Dance review: The Four Seasons - Stand back, it’s the fiddler on the hoof

Unleashing a soloist to wander through Vivaldi is a stroke of genius – but does ‘The Four Seasons’ also need six dancers?

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The Independent Culture

Vivaldi knew a thing or two about making art accessible, so it's hardly surprising that his set of fiddle concertos known as The Four Seasons is the call-waiting music of every other high-street bank. For the same reason, it was an obvious choice for the Orchestra of the Age of Enlightenment's groovy new venture The Night Shift, presenting classical and baroque music in a relaxed, late-evening setting complete with drink-in-hand policy, chats with the performers, and an MC compelled to say "woo!" with each round of applause.

The OAE's string players and their guest soloist Kati Debretzeni (who also functioned as conductor) superbly rose to the challenge of keeping the ensemble tight while Debretzeni took her violin on walkabout downstage, the better for the audience to witness her powerhouse technique, as Vivaldi tasks the soloist with summoning the very sight and feel of summer rain, the pressing of grapes, icicles in winter and so on.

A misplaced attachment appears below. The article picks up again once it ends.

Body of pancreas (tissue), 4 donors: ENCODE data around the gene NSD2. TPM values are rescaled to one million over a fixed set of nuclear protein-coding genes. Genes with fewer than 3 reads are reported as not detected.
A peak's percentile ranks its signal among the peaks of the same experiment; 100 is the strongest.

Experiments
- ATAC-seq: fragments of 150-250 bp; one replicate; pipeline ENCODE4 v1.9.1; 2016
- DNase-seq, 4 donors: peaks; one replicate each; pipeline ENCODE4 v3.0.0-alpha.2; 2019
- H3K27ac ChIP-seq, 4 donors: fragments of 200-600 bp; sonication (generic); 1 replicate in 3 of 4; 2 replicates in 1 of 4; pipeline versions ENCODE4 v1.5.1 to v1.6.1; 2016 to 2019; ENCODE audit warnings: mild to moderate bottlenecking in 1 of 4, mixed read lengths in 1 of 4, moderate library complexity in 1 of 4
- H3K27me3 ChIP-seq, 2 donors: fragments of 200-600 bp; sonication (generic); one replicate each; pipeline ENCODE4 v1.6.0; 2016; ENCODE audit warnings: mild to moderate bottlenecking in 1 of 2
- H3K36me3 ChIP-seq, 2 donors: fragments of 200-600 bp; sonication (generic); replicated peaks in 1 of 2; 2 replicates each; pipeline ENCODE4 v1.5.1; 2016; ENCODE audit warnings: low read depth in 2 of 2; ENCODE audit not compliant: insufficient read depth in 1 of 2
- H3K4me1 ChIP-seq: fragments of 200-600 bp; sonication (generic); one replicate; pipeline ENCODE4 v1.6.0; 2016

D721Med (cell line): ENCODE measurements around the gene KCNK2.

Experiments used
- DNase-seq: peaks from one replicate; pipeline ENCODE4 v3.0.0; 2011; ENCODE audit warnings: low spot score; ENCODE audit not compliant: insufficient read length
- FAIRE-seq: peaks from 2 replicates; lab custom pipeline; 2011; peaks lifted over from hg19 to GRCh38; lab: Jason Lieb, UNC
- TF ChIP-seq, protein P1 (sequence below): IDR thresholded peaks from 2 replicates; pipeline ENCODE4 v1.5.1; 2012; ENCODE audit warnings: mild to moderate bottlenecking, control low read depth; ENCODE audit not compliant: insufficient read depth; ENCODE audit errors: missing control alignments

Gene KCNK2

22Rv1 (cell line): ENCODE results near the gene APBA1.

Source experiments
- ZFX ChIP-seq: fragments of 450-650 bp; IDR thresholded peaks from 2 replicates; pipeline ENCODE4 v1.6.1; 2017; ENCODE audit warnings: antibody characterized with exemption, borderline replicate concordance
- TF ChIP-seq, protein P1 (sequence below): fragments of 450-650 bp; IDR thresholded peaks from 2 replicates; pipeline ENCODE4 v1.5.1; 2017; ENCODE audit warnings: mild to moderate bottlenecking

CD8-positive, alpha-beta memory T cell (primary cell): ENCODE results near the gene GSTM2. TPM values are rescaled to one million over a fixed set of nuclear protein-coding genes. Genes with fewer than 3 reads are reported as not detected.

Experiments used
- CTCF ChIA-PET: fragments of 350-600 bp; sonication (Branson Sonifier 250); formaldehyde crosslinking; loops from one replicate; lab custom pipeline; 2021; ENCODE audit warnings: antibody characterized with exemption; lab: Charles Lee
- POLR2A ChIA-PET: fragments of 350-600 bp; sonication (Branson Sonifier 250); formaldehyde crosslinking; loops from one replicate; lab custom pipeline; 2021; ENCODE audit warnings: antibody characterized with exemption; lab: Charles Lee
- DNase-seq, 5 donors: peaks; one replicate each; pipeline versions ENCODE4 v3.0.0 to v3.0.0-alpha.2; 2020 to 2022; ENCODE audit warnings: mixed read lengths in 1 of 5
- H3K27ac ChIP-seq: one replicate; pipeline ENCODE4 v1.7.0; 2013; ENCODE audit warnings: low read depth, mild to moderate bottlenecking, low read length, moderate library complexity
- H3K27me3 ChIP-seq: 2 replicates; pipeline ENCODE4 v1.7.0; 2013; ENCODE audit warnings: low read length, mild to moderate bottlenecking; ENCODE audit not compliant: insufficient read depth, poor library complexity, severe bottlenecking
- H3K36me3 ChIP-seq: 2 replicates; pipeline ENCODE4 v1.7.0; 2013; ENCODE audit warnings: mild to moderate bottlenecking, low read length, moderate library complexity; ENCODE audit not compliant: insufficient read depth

Job done, given that Vivaldi himself provided programme notes in the form of four sonnets whose imagery tracks the music. But no, as foreground to this performance, we have six dancers in vests and knickers and choreography by Henri Oguike. This has the perverse effect of obscuring Vivaldi's pictorial detail and adding a layer of abstraction.

It also erects a barrier between audience and orchestra, whose show this ought to be. That said, Oguike's contribution certainly matches the music's oomph. For Spring, he invents a rutting canter, the dancers charging across the stage only to turn on each other and box like hares. In Spring's slow movement, the goatherd and faithful dog of Vivaldi's poem are replaced by an entwining couple, who all but nuzzle the scroll of Debretzeni's instrument as she woos them like a gypsy in a restaurant. It's not a new idea to bring dance and music-making up close (Balanchine did it 40 years ago in Duo Concertant), but it's an intimacy worth pursuing. Perhaps Oguike's Four Seasons will make more sense when it takes its place in a programme of dance. As an adjunct to a concert, it gilds the lily.

As selling points go, the industrial past of The Print Room, in London's Bayswater, has served it well as a venue for drama with a stripped-down aesthetic. Its audience pressed against the walls, it offers an intimate, in-the-square experience, so close, the actors could sit in your lap. With FLOW, it extends the remit to dance, although you could say this exploration of H2O is the ultimate in immersive theatre: spectators are handed waterproof ponchos at the door and, boy, do we need them. By the end, sprinklers have turned the performing space into a sizeable pond in which the five dancers frolic, stamp and loll, making fearsome waves as they scoot across the floor on their stomachs.